1977 Jerry Pate  United States 277 −7 Playoff United States Dave Stockton 40,000 200,000
1976 Bob Gilder  United States 268 −16 2 strokes United States Roger Maltbie 40,000 200,000
1975 Johnny Miller (2)  United States 260 −24 14 strokes United States Jerry Heard 30,000 150,000
1974 Johnny Miller  United States 271 −13 1 stroke United States Lanny Wadkins 30,000 150,000
1973 Bruce Crampton  Australia 268 −12 1 stroke United States Steve Melnyk
United States Lanny Wadkins
30,000 150,000
1972 Homero Blancas  United States 273 −11 Playoff United States Lanny Wadkins 25,000 125,000
Phoenix Open Invitational
1971 Miller Barber  United States 261 −23 2 strokes United States Billy Casper
United States Dan Sikes
25,000 125,000
1970 Dale Douglass  United States 271 −13 1 stroke United States Howie Johnson
United States Gene Littler
20,000 100,000
1969 Gene Littler (3)  United States 263 −21 2 strokes United States Miller Barber
United States Don January
United States Billy Maxwell
20,000 100,000
1968 George Knudson  Canada 272 −12 3 strokes United States Julius Boros
United States Sam Carmichael
United States Jack Montgomery
20,000 100,000
1967 Julius Boros  United States 272 −12 1 stroke United States Ken Still 14,000 70,000
1966 Dudley Wysong  United States 278 −6 1 stroke United States Gardner Dickinson 9,000 60,000
1965 Rod Funseth  United States 274 −14 3 strokes United States Bert Yancey 10,500 65,000
1964 Jack Nicklaus  United States 271 −13 3 strokes United States Bob Brue 7,500 50,000
1963 Arnold Palmer (3)  United States 273 −15 1 stroke South Africa Gary Player 5,300 35,000
1962 Arnold Palmer (2)  United States 269 −15 12 strokes United States Billy Casper
United States Don Fairfield
United States Bob McCallister
United States Jack Nicklaus
5,300 35,000
1961 Arnold Palmer  United States 270 −10 Playoff United States Doug Sanders 4,300 30,000
1960 Jack Fleck  United States 273 −11 Playoff United States Bill Collins 3,150 22,500
1959 Gene Littler (2)  United States 268 −12 1 stroke United States Art Wall, Jr. 2,400 20,000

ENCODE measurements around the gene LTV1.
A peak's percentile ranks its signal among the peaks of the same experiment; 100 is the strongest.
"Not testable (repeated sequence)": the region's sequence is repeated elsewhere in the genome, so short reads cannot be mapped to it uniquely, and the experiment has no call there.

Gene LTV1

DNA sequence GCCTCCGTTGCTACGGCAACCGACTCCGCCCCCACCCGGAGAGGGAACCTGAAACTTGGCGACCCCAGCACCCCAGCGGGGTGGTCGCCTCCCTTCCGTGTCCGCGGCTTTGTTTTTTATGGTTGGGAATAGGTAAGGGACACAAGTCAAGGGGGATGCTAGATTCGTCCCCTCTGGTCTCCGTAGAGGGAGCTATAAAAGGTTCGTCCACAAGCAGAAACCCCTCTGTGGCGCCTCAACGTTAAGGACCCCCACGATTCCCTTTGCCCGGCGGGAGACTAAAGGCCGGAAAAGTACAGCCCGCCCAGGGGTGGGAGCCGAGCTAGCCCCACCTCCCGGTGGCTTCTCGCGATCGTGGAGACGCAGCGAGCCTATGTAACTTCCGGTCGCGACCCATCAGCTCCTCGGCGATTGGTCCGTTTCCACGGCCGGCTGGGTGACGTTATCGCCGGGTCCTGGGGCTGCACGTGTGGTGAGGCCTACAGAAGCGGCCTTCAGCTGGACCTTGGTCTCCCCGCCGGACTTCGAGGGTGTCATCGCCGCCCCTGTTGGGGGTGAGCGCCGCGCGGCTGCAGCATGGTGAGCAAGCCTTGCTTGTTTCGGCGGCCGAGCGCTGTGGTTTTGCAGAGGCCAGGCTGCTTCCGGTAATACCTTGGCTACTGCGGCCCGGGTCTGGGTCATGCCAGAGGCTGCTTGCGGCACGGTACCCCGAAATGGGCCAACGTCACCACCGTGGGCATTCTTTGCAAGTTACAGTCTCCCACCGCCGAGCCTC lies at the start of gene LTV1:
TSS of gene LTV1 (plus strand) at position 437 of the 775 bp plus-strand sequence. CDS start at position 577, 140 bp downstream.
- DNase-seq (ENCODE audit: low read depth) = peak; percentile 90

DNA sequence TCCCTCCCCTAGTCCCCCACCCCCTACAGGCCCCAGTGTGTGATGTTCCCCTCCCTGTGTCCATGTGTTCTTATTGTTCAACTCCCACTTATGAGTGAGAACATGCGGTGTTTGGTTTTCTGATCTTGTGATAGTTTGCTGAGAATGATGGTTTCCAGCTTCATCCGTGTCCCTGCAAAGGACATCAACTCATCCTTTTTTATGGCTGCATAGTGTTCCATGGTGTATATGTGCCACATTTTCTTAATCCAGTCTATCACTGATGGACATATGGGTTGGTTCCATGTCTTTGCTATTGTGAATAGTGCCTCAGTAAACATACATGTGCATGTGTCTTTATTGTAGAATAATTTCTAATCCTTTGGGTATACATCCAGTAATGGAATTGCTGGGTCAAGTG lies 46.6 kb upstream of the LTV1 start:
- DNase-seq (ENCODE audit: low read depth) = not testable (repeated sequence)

1958 Ken Venturi  United States 274 −10 1 stroke United States Walter Burkemo
United States Jay Hebert
2,000 15,000
1957 Billy Casper  United States 271 −9 3 strokes United States Cary Middlecoff
United States Mike Souchak
2,000 15,000
Phoenix Open
1956 Cary Middlecoff  United States 276 −8 3 strokes United States Mike Souchak 2,400 15,000
1955 Gene Littler  United States 275 −5 1 stroke United States Billy Maxwell
United States Johnny Palmer
2,400 15,000
1954 Ed Furgol  United States 272 −12 Playoff United States Cary Middlecoff 2,000 10,000
1953 Lloyd Mangrum (2)  United States 272 −12 6 strokes United States Johnny Bulla
United States Ted Kroll
United States Bo Wininger
2,000 10,000
1952 Lloyd Mangrum  United States 274 −10 5 strokes United States E. J. Harrison 2,000 10,000
1951 Lew Worsham  United States 272 −12 1 stroke United States Lawson Little 2,000 10,000
Ben Hogan Open
1950 Jimmy Demaret (2)  United States 269 −15 1 stroke United States Sam Snead 2,000 10,000
Phoenix Open
1949 Jimmy Demaret  United States 278 −6 Playoff United States Ben Hogan 2,000 10,000
1948 Bobby Locke  South Africa 268 −16 1 stroke United States Jimmy Demaret 2,000 10,000
1947 Ben Hogan (2)  United States 270 −14 7 strokes United States Lloyd Mangrum
United States Ed Oliver
2,000 10,000
1946 Ben Hogan  United States 273 −11 Playoff United States Herman Keiser 1,500 7,500
1945 Byron Nelson (2)  United States 274 −10 2 strokes United States Denny Shute 1,000 5,000
1944 Jug McSpaden  United States 273 −11 Playoff United States Byron Nelson 1,000 5,000
1941–43: No tournament (hosted Western Open in 1941 and 1942)
1940 Ed Oliver  United States 205^ −8 1 stroke United States Ben Hogan 700 3,000
1939 Byron Nelson  United States 198^ −15 12 strokes United States Ben Hogan 700 3,000
1936–38: No tournament
1935 Ky Laffoon  United States 281 −3 4 strokes United States Craig Wood 500 2,500
1934 No tournament
Arizona Open
1933 Harry Cooper  United States 281 −3 2 strokes United States Ray Mangrum
United States Horton Smith
400 1,500
1932 Ralph Guldahl  United States 285 −1 5 strokes United States John Perelli 600 2,500

*Rain-shortened to 54 holes
^Scheduled 54 holes
Note: Green highlight indicates scoring records.
Sources[3][4][5]

Multiple winners[edit]

Thirteen men have won this tournament more than once.

References[edit]

  1. ^ "Waste Management to sponsor Phoenix Open". PGA Tour. December 9, 2009. Retrieved March 13, 2013. 
  2. ^ "Waste Management Phoenix Open attendance records". AZ Central. February 7, 2016. 
  3. ^ 2015 Waste Management Phoenix Open Media Guide – Section 14: Top Finishers 1932–2014 – at wmphoenixopen.com
  4. ^ Phoenix Open – Winners – at www.pgatour.com
  5. ^ Phoenix Open – Winners – at golfobserver.com

External links[edit]

Coordinates: 33°38′17″N 111°54′40″W / 33.638°N 111.911°W / 33.638; -111.911